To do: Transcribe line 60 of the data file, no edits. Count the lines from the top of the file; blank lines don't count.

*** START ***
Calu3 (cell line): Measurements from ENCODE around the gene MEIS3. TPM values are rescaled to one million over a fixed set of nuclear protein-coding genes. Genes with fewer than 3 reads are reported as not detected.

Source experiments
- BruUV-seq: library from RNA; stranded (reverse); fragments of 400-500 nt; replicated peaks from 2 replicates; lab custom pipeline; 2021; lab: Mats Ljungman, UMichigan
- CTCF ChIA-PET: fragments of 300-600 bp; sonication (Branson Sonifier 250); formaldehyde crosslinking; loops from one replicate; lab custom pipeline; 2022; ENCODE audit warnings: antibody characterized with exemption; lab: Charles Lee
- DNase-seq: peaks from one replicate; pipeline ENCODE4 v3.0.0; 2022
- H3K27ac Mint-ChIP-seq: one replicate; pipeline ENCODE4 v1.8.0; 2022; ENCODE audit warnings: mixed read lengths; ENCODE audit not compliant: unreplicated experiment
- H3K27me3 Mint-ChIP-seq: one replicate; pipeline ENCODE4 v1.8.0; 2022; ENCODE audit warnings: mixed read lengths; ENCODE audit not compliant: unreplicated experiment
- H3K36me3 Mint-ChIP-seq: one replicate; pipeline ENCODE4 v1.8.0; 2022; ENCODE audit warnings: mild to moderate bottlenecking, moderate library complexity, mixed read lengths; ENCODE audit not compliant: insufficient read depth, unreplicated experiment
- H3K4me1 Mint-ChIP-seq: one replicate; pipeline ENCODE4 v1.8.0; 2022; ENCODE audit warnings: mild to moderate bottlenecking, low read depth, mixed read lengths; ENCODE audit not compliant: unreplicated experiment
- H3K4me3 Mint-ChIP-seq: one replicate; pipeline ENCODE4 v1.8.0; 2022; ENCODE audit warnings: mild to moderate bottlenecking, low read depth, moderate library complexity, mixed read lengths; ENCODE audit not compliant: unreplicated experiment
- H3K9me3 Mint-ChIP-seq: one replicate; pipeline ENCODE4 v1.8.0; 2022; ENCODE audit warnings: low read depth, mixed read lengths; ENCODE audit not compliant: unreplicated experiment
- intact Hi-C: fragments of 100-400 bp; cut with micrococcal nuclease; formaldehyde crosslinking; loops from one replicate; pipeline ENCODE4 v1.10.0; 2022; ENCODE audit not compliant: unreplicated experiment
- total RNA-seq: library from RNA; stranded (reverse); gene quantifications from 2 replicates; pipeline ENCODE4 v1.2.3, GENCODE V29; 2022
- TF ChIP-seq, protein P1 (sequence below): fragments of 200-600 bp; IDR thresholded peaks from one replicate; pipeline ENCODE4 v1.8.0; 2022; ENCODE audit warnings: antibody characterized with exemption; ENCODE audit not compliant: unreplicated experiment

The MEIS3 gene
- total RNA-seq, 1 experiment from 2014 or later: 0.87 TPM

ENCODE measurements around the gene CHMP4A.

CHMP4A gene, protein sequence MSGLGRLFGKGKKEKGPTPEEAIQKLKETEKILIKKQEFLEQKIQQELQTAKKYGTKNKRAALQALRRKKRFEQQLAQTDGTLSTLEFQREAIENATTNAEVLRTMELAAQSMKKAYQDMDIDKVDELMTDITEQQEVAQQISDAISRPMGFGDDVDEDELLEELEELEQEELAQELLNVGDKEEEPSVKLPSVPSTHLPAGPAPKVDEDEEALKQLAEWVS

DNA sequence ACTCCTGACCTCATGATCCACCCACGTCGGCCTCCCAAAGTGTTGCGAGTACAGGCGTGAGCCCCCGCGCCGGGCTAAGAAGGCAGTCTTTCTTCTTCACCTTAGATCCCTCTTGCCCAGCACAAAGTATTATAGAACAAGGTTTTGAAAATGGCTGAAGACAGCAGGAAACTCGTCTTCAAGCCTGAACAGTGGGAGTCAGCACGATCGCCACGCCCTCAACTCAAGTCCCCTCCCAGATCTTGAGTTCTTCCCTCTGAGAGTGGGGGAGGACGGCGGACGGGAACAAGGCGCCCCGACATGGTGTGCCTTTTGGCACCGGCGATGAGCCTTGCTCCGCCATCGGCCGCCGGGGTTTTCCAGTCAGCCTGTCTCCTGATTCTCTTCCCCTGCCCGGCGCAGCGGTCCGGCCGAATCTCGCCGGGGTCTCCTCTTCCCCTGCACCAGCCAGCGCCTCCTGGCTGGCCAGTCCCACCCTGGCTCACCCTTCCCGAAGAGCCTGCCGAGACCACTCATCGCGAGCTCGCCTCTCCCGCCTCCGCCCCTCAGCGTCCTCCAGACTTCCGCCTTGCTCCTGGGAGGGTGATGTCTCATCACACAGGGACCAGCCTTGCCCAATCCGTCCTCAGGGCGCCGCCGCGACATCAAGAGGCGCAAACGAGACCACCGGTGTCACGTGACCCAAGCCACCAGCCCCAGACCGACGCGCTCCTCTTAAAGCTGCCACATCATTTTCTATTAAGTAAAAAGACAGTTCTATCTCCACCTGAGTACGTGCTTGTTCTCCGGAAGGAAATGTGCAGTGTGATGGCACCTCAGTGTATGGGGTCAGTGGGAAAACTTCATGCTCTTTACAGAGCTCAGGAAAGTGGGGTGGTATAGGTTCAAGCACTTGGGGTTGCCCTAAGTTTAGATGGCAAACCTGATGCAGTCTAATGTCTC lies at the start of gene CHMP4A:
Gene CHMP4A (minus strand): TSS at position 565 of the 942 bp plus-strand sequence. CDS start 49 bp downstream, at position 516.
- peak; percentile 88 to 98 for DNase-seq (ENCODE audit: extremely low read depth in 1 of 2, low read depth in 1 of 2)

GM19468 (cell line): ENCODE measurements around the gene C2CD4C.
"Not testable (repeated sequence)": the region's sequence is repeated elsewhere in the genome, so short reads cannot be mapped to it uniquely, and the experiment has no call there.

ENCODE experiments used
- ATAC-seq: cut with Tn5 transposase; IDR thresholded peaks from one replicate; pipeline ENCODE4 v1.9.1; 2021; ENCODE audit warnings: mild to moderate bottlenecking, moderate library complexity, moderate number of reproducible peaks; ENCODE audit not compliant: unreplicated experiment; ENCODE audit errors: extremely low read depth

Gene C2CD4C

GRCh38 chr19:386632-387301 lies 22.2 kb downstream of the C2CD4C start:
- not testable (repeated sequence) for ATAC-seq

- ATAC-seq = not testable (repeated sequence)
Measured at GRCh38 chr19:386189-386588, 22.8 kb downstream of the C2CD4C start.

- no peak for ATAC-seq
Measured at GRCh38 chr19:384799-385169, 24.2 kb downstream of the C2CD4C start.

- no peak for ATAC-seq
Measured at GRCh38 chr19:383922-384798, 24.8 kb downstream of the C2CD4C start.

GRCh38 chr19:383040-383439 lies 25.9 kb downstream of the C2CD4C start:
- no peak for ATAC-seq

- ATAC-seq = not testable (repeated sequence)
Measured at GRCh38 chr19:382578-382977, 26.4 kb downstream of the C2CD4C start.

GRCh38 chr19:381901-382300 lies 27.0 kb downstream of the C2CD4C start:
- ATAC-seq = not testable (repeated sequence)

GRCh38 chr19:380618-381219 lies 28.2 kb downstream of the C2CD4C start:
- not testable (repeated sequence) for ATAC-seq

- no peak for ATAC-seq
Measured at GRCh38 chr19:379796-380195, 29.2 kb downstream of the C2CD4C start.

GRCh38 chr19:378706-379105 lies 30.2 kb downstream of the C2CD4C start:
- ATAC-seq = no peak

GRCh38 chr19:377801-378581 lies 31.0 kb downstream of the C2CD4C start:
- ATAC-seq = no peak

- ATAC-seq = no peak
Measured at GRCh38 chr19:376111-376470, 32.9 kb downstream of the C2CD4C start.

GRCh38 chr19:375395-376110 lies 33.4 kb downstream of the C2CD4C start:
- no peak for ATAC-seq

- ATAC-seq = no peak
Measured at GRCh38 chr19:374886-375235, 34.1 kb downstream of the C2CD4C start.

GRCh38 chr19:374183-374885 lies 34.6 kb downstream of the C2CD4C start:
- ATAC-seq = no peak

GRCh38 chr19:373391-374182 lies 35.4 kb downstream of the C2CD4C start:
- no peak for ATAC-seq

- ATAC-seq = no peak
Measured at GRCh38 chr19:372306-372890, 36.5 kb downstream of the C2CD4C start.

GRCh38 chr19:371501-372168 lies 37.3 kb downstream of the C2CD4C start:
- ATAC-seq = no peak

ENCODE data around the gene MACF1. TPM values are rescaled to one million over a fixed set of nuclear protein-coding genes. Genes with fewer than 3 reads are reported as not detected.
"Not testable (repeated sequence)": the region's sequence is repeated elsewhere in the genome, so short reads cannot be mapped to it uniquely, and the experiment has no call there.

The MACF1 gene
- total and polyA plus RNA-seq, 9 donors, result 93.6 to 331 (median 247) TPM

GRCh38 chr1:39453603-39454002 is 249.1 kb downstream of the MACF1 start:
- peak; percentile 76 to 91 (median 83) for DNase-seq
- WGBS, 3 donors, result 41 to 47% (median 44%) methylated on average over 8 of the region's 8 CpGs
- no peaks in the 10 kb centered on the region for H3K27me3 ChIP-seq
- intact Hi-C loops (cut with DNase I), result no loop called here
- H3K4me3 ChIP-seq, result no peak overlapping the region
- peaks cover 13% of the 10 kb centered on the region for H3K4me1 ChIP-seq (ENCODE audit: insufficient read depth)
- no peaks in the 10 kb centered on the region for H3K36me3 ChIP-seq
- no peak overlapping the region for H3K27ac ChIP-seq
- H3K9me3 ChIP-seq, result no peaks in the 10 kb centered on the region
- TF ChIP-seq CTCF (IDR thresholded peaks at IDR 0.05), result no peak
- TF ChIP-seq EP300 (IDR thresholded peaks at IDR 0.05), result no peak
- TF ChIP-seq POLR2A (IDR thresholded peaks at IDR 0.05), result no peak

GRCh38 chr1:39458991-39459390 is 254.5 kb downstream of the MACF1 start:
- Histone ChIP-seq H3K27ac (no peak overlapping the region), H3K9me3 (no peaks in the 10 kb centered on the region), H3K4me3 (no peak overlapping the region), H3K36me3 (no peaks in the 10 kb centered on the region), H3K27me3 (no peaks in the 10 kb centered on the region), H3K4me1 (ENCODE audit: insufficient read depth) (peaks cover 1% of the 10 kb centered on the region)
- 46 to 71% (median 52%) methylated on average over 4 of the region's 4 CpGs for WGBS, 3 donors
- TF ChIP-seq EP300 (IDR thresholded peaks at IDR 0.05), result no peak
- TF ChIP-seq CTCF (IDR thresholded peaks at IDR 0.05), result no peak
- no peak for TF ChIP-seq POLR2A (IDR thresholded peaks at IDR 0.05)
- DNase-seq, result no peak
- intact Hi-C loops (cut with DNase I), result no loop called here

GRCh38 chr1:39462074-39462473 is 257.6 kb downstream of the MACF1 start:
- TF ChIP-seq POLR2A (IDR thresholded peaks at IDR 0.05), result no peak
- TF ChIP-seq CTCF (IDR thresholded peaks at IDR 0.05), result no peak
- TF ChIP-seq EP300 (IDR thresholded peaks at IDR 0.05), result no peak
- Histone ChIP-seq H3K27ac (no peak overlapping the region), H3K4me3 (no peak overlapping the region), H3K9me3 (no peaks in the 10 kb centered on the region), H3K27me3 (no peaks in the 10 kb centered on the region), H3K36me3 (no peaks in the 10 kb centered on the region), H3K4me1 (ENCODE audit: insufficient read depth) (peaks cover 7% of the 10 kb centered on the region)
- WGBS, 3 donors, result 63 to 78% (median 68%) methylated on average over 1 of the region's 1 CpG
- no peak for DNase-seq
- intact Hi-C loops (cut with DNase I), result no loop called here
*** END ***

Measured at GRCh38 chr19:372306-372890, 36.5 kb downstream of the C2CD4C start.